Brendan: I think part of the reason is, when you’re browsing digital stuff, it doesn’t feel… I don’t know if it feels significant. When you’re looking through an album collection, something happens when you touch something, and you see a big image or you’re making a more considered choice maybe. Also, we’re analogue beings. I describe putting the needle on the record and that point between the music and the static is important.
Gerry: It’s that magic.
Brendan: That magic, yes, like, wow. We lose that with the immediacy of digital. With that said, I really don’t want to paint a rose-tinted spectacle view of the past. My favourite quote about the past is, James Murphy LCD sound system in losing my edge, he says: Fake nostalgia for the unremembered 80s. It’s like people romanticize the past. Mixed tapes were great, weren’t they? They were nice, but they also chewed your music up. There’s a lot to love about digital. I probably listen to more digital music than my vinyl to be honest.
With my music player. Also, it’s the fact that I’m not having to bring up an interface to then browse what I want to put on. I just grab this thing and there’s a niceness. The interface almost disappears. I think it gets it out of the way, but I’m still being able to do what I want to do. I do use it every single day. I just need to put more albums on it because I keep playing the same albums really, yes.
Gerry: For anyone listening, it was a speaking system and you had connected up some Kodak… Kodak, what were they called?
Brendan: Yes, 35mm slides, and they have NFC stickers on the back, which are dirt cheap and they nicely fit, so you can’t really see them. They become mini-albums, effectively. You just drop it in, and it detects. I’ve got a database that says, right this NFC sticker is this album on Spotify, then you can use this system called Mopado, which is an opensource thing that sits on a Raspberry Pie and it tells that to play the album and that Raspberry Pie is connected to the stereo. That’s it.
Gerry: It was absolutely beautiful. I know. I was sitting beside Gerry McGovern and the two of us were looking at each other going, “I want that.”
Brendan: Everyone says that. I’ve actually sold physical things before, hardware. I’ve done a Kickstarter. It was super successful. We got funded in 48 hours and it was a button for your iPhone. It was the first one that ever did that. There’s a whole other podcast just the story of that. I had a business making that. Eventually, I had to shut it because you realise that even though the product is successful, and it was being written about in Silicon Valley and it was amazing. If you do not have money for marketing, your product is dead in the water. Look at how much money Apple spend on marketing.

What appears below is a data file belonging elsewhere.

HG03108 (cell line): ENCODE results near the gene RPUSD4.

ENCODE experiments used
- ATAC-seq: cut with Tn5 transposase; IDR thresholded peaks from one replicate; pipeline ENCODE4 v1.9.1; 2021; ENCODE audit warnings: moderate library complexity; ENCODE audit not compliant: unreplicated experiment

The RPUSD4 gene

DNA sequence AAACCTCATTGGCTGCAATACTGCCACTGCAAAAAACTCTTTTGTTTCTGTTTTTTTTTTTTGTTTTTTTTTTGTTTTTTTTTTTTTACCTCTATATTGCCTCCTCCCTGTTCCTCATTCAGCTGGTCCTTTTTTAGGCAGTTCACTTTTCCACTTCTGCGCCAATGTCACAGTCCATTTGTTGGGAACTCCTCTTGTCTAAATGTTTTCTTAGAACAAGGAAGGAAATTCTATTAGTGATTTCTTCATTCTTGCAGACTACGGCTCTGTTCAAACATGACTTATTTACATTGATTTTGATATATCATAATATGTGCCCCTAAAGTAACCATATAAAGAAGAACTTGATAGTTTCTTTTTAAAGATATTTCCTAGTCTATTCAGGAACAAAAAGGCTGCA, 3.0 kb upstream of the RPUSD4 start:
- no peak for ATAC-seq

Gerry: You’re not competing with that.
Brendan: They’ve got the biggest brand awareness of anyone, yet, their ads are everywhere. You realise how important it is. All my money went on the product. I had no money left, so I think I made it run for six months. Then, you’ve also got the other things that go into hardware. It’s like the support system. Electronics break. You’ve got to have a support mechanism, you’ve got to have a return system. The levels of complexity, which is why I made it opensource. If you want to make it, here it is.
Gerry: If you were to include all of that service model into the original price, you could end up paying a couple of thousand.
Brendan: This is it. It’s not cheap to make, relatively. Like you say, to do it properly, the onboarding of where they store their albums, how do they add albums, all this stuff.
Gerry: Integration of Spotify, Google Play.
Brendan: As you know, can it go with Sony, or…? As you know, that’s what service design is, you think about all this stuff.
Gerry: It goes beyond.
Brendan: It gets very complicated very quickly.
Brendan: I’m pleased to say people have built it. I had a lovely email. He said, what a magical experience.
Gerry: It’s a beautiful design.
Brendan: Yes, cheers. The industrial designer really loved doing that. Originally, because if you look, the angle of the chamfer is the same angle of how you put the album in.
Gerry: Yes, I did see that.
Brendan: Yes, so all of that, I’m learning all of this stuff as I do it.
Gerry: That’s what’s beautiful, we all are.
Brendan: Yes, exactly.
Gerry: In the industry, there are a lot of people who just fake it and they don’t tell anyone. I can tell you now, everyone is faking something.